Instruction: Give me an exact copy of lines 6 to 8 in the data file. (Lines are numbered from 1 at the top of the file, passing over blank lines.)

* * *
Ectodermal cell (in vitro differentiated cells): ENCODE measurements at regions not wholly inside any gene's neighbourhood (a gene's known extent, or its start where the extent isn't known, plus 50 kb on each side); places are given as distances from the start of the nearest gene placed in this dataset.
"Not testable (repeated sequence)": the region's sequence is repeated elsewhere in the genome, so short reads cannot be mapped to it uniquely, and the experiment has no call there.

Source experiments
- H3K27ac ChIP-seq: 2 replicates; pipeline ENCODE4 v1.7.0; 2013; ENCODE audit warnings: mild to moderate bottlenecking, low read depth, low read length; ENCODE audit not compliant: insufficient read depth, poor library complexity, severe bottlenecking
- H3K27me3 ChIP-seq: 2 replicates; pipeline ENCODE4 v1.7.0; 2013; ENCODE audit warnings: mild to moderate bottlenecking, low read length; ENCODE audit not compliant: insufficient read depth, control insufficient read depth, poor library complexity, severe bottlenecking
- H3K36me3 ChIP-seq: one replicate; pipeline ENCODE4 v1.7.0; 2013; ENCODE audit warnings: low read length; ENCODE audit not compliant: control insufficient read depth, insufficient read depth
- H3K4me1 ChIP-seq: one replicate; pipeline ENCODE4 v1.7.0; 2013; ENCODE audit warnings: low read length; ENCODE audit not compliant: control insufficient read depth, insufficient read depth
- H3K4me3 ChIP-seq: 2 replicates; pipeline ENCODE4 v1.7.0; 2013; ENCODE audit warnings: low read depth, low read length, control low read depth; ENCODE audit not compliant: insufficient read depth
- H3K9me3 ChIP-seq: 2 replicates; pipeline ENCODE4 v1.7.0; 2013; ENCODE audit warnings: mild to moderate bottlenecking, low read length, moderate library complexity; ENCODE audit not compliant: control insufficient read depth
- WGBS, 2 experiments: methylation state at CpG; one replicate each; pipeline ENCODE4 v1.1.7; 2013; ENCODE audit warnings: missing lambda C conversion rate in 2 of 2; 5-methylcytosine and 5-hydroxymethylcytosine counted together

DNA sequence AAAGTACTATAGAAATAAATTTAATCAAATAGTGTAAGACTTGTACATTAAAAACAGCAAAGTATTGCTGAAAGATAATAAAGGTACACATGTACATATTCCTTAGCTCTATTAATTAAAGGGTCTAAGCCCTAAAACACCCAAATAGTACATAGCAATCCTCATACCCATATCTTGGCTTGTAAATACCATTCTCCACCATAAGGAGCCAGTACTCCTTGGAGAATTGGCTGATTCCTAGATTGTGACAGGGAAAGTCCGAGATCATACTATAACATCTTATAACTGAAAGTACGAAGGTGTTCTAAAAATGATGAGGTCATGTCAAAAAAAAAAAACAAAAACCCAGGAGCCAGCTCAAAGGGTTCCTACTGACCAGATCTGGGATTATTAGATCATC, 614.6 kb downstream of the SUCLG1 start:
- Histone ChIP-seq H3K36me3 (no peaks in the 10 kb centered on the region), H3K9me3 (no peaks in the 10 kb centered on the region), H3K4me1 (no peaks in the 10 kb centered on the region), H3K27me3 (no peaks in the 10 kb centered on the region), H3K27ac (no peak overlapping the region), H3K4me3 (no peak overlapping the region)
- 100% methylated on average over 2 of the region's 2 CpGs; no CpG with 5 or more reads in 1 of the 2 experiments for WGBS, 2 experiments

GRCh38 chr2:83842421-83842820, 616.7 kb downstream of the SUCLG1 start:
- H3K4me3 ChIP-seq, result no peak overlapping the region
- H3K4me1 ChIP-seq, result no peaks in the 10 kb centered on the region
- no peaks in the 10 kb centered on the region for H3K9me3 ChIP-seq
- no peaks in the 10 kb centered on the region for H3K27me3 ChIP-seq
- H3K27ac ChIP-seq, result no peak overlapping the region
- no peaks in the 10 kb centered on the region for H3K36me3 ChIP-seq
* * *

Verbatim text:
- H3K36me3 ChIP-seq: one replicate; pipeline ENCODE4 v1.7.0; 2013; ENCODE audit warnings: low read length; ENCODE audit not compliant: control insufficient read depth, insufficient read depth
- H3K4me1 ChIP-seq: one replicate; pipeline ENCODE4 v1.7.0; 2013; ENCODE audit warnings: low read length; ENCODE audit not compliant: control insufficient read depth, insufficient read depth
- H3K4me3 ChIP-seq: 2 replicates; pipeline ENCODE4 v1.7.0; 2013; ENCODE audit warnings: low read depth, low read length, control low read depth; ENCODE audit not compliant: insufficient read depth